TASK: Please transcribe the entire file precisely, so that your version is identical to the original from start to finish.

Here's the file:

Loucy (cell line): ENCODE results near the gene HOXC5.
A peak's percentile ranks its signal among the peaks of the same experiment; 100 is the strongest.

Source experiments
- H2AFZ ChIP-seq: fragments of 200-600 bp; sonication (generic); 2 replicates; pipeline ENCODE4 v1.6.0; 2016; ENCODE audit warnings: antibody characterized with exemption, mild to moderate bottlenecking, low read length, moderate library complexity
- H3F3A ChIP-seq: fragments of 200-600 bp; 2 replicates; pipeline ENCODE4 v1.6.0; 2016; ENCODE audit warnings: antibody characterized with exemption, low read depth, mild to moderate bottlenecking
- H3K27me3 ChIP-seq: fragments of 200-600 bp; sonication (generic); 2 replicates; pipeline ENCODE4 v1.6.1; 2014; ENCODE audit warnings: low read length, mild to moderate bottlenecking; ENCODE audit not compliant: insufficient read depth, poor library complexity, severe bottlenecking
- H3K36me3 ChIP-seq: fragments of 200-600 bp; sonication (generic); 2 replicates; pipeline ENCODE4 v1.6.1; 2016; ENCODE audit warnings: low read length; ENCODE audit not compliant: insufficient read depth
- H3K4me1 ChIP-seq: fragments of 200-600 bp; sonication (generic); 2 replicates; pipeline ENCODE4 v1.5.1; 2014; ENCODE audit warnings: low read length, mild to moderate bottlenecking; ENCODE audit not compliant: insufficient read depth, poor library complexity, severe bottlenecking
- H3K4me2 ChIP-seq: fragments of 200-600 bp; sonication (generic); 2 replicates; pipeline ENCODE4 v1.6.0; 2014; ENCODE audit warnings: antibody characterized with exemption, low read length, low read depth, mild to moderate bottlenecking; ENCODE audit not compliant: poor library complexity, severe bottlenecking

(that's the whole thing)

Loucy (cell line): ENCODE results near the gene HOXC5.
A peak's percentile ranks its signal among the peaks of the same experiment; 100 is the strongest.

Source experiments
- H2AFZ ChIP-seq: fragments of 200-600 bp; sonication (generic); 2 replicates; pipeline ENCODE4 v1.6.0; 2016; ENCODE audit warnings: antibody characterized with exemption, mild to moderate bottlenecking, low read length, moderate library complexity
- H3F3A ChIP-seq: fragments of 200-600 bp; 2 replicates; pipeline ENCODE4 v1.6.0; 2016; ENCODE audit warnings: antibody characterized with exemption, low read depth, mild to moderate bottlenecking
- H3K27me3 ChIP-seq: fragments of 200-600 bp; sonication (generic); 2 replicates; pipeline ENCODE4 v1.6.1; 2014; ENCODE audit warnings: low read length, mild to moderate bottlenecking; ENCODE audit not compliant: insufficient read depth, poor library complexity, severe bottlenecking
- H3K36me3 ChIP-seq: fragments of 200-600 bp; sonication (generic); 2 replicates; pipeline ENCODE4 v1.6.1; 2016; ENCODE audit warnings: low read length; ENCODE audit not compliant: insufficient read depth
- H3K4me1 ChIP-seq: fragments of 200-600 bp; sonication (generic); 2 replicates; pipeline ENCODE4 v1.5.1; 2014; ENCODE audit warnings: low read length, mild to moderate bottlenecking; ENCODE audit not compliant: insufficient read depth, poor library complexity, severe bottlenecking
- H3K4me2 ChIP-seq: fragments of 200-600 bp; sonication (generic); 2 replicates; pipeline ENCODE4 v1.6.0; 2014; ENCODE audit warnings: antibody characterized with exemption, low read length, low read depth, mild to moderate bottlenecking; ENCODE audit not compliant: poor library complexity, severe bottlenecking